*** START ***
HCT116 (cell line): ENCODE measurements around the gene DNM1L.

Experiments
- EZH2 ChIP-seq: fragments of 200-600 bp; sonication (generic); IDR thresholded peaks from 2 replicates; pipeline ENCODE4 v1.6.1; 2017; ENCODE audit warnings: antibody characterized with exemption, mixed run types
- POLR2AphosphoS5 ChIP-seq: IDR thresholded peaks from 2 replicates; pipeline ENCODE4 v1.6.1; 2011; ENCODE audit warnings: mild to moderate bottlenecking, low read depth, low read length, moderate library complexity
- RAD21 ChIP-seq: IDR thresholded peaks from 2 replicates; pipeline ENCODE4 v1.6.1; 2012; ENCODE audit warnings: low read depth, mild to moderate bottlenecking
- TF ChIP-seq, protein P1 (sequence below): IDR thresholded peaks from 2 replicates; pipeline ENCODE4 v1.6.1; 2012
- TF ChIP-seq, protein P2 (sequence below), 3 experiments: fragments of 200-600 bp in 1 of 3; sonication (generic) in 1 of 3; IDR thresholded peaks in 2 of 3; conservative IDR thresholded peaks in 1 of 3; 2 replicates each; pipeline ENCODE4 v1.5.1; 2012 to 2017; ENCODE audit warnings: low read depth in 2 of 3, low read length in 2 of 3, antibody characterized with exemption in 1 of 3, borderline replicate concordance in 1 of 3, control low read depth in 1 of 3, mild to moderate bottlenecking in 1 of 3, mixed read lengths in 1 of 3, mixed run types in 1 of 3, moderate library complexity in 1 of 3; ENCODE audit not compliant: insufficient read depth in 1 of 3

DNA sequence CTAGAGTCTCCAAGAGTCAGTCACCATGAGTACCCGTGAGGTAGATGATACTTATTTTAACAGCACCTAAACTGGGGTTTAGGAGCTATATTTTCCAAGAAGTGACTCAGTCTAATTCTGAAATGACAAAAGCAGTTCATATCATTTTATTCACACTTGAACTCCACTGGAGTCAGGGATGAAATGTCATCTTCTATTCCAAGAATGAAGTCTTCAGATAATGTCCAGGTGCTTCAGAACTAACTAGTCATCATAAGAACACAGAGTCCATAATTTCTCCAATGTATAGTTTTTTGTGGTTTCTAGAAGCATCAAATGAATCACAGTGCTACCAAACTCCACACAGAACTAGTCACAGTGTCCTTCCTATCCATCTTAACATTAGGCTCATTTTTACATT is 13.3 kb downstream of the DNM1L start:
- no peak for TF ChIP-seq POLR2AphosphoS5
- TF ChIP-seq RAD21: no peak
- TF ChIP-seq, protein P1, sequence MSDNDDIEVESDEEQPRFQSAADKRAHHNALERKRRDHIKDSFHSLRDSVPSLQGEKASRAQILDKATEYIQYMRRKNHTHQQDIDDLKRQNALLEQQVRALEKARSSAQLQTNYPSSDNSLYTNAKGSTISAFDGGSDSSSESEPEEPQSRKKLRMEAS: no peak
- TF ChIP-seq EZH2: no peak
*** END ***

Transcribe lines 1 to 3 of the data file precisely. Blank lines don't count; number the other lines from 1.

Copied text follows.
HCT116 (cell line): ENCODE measurements around the gene DNM1L.

Experiments
- EZH2 ChIP-seq: fragments of 200-600 bp; sonication (generic); IDR thresholded peaks from 2 replicates; pipeline ENCODE4 v1.6.1; 2017; ENCODE audit warnings: antibody characterized with exemption, mixed run types